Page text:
A paper published by Oxford University informs us that medical malpractice may be defined as a standard of care that is below what another similarly qualified doctor would apply in similar circumstances in a medical facility with a similar specialization. In essence, it looks at the negligence of the doctor in a particular situation. However, in Houston, you have a two-year window to file your malpractice suit. The state’s statute of limitations for medical-related lawsuits only extends to that period of time.
There are a few things that stand out as necessary to establish the case with any malpractice suit. These are:
- The existence of a doctor-patient relationship: The legal requirement here is that you hired the doctor, and the physician agreed to be hired. Once a healthcare professional has begun seeing and treating you, the court will consider this sufficient evidence of a doctor-patient relationship.
- The doctor was negligent in his or her duties: it’s not enough that you were displeased with the results of medical procedures. The doctor must have been remiss in performing their obligations to the client. The doctor’s care doesn’t even need to be the most skillful, just within the standard of care that a doctor should have when dealing with a patient. If it isn’t, that’s negligence.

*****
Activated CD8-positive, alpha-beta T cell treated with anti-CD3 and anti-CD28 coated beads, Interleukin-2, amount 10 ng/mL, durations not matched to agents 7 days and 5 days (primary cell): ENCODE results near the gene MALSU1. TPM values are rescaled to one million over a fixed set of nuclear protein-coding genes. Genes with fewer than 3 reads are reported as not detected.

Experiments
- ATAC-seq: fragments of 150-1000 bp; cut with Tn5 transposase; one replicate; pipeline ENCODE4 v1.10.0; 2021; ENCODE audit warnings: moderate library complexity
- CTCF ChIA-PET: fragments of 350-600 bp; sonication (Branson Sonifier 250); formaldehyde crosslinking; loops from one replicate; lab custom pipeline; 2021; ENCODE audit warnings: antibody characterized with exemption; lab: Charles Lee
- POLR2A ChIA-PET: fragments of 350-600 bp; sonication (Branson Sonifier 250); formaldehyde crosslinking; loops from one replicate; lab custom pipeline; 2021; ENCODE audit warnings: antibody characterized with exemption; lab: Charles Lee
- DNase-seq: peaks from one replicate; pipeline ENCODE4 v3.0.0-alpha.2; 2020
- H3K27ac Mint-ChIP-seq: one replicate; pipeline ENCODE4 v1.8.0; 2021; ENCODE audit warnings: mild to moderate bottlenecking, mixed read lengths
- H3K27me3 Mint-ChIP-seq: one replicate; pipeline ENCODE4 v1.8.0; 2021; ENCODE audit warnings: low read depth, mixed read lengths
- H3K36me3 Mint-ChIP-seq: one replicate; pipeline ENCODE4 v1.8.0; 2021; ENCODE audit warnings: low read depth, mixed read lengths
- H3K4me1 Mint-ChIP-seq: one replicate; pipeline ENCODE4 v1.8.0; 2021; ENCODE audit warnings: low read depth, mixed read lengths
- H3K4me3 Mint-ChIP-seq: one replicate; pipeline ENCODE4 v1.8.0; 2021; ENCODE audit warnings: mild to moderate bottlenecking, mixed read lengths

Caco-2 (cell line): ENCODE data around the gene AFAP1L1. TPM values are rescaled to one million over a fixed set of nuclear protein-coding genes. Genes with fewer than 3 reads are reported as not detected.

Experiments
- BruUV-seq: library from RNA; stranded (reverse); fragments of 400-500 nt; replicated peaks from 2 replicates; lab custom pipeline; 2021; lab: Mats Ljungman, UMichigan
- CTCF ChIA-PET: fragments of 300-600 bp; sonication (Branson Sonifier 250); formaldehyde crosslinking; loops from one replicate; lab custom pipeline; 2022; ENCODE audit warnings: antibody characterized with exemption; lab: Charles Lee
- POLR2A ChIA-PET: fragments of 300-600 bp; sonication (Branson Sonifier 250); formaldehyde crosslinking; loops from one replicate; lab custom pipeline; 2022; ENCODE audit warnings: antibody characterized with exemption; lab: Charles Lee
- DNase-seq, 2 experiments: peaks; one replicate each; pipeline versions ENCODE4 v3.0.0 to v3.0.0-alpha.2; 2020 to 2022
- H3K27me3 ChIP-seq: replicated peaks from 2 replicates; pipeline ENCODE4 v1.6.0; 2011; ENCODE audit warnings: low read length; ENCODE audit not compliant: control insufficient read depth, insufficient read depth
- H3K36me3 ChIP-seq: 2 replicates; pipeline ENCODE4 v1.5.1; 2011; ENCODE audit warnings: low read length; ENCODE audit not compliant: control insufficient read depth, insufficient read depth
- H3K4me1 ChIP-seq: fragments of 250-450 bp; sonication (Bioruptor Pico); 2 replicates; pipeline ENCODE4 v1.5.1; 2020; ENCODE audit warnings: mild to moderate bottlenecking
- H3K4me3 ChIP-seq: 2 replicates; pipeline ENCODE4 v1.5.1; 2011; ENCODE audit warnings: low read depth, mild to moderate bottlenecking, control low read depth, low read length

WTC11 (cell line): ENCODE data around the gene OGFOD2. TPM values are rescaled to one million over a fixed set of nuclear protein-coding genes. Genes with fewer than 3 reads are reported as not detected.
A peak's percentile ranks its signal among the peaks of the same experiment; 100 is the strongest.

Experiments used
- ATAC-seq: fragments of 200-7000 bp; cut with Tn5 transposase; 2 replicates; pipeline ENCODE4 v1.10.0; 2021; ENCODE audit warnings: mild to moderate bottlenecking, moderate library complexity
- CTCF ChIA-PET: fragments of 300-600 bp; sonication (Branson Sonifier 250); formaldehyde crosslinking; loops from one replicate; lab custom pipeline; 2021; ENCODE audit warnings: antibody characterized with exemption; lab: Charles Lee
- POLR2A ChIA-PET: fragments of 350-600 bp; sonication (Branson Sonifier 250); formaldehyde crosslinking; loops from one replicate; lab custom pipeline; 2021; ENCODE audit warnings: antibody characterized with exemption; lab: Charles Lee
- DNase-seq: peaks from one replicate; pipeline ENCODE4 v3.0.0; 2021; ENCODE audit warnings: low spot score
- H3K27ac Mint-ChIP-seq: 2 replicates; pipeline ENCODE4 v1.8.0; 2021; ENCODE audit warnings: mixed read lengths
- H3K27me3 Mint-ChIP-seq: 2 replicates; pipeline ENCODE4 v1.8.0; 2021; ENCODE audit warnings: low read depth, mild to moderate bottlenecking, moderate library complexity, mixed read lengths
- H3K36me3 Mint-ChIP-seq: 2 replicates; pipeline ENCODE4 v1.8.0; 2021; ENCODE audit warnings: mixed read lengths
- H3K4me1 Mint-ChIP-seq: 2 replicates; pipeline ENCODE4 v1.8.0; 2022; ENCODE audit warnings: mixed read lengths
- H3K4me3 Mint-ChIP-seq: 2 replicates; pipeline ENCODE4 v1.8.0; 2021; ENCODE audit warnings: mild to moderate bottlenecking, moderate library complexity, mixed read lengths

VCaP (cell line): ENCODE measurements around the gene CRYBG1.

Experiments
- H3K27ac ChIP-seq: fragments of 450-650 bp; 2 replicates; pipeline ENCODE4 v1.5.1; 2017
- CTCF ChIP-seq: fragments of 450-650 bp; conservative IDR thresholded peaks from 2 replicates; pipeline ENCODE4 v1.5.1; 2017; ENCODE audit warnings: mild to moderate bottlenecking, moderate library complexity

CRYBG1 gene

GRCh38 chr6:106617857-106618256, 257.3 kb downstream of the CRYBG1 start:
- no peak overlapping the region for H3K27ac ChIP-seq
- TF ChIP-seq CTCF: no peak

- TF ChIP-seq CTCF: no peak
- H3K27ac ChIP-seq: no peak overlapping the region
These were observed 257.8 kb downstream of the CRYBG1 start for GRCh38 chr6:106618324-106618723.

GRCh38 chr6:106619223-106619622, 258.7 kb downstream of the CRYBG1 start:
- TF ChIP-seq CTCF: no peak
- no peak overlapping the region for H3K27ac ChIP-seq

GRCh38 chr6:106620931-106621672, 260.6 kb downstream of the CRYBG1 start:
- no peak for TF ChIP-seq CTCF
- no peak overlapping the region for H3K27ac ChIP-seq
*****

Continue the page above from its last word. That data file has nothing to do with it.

- The negligence of the physician-led to injury: As with most legal cases, injury is the basis of the suit. If the medical care provider’s failure didn’t lead to any damage, then there’s nothing that the court can do to compensate the injured person. The doctor’s actions must be the reason for the injury. If a patient dies through disease or pre-existing conditions, the physician can’t be held responsible unless their negligence sped up the patient’s demise.